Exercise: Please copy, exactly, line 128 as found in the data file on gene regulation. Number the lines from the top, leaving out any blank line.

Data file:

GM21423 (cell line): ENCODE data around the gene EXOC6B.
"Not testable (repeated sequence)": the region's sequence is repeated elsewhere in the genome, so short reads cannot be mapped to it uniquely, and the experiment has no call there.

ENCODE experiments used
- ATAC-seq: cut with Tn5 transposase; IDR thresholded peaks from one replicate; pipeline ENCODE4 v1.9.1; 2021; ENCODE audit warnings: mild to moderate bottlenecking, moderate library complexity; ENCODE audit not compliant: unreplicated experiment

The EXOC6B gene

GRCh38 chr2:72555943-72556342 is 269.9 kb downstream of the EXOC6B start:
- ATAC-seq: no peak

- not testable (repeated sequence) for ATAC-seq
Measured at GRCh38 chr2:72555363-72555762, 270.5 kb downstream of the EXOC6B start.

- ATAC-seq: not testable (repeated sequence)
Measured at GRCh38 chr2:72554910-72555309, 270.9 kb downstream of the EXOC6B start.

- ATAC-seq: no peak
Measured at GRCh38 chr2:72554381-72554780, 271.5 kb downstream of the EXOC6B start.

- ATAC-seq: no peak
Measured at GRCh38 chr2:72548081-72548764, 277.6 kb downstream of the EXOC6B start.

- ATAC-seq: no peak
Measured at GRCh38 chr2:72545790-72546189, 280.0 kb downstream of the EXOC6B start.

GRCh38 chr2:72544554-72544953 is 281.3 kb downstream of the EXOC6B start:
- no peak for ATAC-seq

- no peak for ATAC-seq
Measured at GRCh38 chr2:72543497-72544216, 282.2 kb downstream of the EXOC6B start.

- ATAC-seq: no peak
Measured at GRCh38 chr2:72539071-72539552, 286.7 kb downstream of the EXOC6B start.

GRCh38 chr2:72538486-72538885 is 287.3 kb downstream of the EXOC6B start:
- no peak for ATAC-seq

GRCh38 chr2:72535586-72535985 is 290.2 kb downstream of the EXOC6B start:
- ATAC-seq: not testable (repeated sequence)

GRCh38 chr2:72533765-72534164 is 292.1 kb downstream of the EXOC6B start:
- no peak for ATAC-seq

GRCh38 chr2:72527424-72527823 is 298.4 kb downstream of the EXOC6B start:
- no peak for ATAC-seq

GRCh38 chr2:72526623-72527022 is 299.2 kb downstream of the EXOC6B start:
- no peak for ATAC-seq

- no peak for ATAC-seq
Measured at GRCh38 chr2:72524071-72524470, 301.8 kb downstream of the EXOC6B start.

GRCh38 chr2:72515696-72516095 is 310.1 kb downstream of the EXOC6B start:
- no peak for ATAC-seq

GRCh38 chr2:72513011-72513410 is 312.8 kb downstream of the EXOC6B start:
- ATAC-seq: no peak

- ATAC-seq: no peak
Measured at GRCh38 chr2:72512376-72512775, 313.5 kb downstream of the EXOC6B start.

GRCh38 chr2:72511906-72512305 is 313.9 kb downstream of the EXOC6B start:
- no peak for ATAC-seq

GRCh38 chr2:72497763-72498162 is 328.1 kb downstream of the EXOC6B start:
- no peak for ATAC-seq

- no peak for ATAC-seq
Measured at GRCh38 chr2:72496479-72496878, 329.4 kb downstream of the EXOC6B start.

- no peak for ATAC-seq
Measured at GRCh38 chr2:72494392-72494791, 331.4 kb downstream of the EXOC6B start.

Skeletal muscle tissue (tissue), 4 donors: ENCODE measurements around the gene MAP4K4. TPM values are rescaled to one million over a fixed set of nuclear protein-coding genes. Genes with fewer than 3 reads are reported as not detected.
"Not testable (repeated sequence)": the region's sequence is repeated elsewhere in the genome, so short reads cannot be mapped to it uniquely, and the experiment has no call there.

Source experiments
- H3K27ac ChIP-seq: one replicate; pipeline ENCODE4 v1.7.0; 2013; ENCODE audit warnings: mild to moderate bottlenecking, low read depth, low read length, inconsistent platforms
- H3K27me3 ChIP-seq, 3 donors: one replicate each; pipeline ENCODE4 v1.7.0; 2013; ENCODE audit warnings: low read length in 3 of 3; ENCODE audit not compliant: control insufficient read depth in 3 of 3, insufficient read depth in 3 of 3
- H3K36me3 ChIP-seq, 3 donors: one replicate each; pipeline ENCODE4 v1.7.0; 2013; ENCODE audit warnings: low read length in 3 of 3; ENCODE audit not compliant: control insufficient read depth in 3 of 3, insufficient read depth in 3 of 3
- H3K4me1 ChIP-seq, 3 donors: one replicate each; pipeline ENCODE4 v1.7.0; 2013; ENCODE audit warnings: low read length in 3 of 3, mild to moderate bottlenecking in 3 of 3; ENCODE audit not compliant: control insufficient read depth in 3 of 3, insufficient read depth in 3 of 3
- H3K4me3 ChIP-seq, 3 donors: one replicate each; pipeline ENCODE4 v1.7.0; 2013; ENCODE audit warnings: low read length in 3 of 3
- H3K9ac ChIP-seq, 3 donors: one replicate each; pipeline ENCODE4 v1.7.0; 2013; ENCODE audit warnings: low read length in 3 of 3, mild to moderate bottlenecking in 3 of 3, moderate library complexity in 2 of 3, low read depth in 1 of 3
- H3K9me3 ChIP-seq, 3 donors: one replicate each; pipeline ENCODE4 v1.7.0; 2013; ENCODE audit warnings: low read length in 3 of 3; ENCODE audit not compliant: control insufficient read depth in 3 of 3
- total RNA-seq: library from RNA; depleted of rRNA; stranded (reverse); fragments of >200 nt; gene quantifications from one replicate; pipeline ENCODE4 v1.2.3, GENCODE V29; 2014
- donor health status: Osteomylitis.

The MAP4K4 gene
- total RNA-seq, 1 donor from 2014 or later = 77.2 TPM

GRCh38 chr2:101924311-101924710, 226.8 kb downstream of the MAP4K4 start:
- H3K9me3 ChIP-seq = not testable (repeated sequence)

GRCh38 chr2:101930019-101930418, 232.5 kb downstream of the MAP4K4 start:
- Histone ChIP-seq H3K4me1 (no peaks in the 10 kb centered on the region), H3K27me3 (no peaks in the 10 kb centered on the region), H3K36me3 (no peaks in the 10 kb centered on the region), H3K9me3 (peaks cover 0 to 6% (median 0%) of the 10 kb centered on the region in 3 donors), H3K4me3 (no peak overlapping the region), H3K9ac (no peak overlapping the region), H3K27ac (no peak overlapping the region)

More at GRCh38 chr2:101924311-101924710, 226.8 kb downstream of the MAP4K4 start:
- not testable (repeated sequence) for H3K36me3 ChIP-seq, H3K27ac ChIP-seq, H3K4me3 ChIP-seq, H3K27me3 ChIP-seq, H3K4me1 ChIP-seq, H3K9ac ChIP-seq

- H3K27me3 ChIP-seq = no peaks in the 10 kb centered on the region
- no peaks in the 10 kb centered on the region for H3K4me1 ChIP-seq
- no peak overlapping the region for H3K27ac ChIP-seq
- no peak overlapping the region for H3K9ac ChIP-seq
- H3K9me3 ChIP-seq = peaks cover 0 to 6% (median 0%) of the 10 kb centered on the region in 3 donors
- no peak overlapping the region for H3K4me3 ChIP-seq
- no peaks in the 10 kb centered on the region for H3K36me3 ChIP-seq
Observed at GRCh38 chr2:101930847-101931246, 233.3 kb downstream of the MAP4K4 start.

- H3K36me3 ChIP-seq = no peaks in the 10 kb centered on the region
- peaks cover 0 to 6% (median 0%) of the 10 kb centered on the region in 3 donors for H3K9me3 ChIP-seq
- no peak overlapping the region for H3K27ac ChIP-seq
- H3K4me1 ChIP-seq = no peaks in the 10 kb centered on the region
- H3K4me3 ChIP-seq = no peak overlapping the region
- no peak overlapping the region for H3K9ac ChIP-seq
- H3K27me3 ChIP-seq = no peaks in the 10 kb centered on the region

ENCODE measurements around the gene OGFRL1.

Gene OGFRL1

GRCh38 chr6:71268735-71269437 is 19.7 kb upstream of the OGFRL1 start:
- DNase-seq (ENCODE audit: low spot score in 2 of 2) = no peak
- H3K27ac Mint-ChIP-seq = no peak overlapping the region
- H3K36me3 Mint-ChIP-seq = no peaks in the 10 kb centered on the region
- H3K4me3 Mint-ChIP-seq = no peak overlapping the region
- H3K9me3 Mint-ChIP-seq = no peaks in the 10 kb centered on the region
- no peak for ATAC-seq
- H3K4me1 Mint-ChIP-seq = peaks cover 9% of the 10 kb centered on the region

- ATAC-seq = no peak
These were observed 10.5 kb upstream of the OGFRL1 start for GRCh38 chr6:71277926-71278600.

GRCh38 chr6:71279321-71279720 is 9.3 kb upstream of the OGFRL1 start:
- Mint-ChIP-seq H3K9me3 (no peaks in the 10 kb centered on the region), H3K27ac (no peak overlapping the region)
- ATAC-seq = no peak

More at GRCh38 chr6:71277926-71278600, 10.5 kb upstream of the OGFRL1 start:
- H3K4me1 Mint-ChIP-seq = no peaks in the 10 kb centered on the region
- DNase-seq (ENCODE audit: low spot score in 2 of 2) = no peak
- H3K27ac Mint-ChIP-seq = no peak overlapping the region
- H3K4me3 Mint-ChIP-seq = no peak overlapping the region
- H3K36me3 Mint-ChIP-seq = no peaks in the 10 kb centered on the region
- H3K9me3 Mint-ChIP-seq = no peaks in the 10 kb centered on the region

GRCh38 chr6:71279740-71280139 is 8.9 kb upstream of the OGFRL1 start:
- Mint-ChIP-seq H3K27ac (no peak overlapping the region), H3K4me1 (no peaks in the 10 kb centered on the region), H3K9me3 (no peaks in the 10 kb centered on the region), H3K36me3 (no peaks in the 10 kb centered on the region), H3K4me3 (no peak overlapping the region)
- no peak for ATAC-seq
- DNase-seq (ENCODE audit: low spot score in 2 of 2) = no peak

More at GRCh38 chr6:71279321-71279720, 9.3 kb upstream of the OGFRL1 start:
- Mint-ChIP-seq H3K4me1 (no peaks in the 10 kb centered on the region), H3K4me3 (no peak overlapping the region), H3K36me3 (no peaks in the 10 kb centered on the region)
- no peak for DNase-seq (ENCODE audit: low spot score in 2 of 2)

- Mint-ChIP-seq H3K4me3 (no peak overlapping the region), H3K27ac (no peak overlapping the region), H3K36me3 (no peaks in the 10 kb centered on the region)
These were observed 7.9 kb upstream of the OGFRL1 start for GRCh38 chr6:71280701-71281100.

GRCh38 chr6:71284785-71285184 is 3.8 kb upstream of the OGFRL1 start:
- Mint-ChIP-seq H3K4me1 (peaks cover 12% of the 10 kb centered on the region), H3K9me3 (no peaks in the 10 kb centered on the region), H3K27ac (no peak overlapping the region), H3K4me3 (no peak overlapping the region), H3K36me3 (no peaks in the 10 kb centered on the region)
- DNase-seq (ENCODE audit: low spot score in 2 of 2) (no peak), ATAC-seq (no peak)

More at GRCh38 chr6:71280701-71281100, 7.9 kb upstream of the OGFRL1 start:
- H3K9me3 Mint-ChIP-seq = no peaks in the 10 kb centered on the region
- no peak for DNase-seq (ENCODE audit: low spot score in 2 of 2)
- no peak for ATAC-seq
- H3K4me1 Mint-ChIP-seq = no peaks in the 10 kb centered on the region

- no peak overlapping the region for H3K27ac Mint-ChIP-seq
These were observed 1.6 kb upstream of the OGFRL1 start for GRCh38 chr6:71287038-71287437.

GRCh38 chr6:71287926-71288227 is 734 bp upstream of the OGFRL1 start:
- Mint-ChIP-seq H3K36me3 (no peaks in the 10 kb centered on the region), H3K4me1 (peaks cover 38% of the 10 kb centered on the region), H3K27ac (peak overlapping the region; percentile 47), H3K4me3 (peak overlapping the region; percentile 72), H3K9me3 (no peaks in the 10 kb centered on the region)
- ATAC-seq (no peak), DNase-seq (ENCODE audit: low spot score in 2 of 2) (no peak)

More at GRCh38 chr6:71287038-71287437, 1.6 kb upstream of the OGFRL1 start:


- ATAC-seq (no peak), DNase-seq (ENCODE audit: low spot score in 2 of 2) (no peak)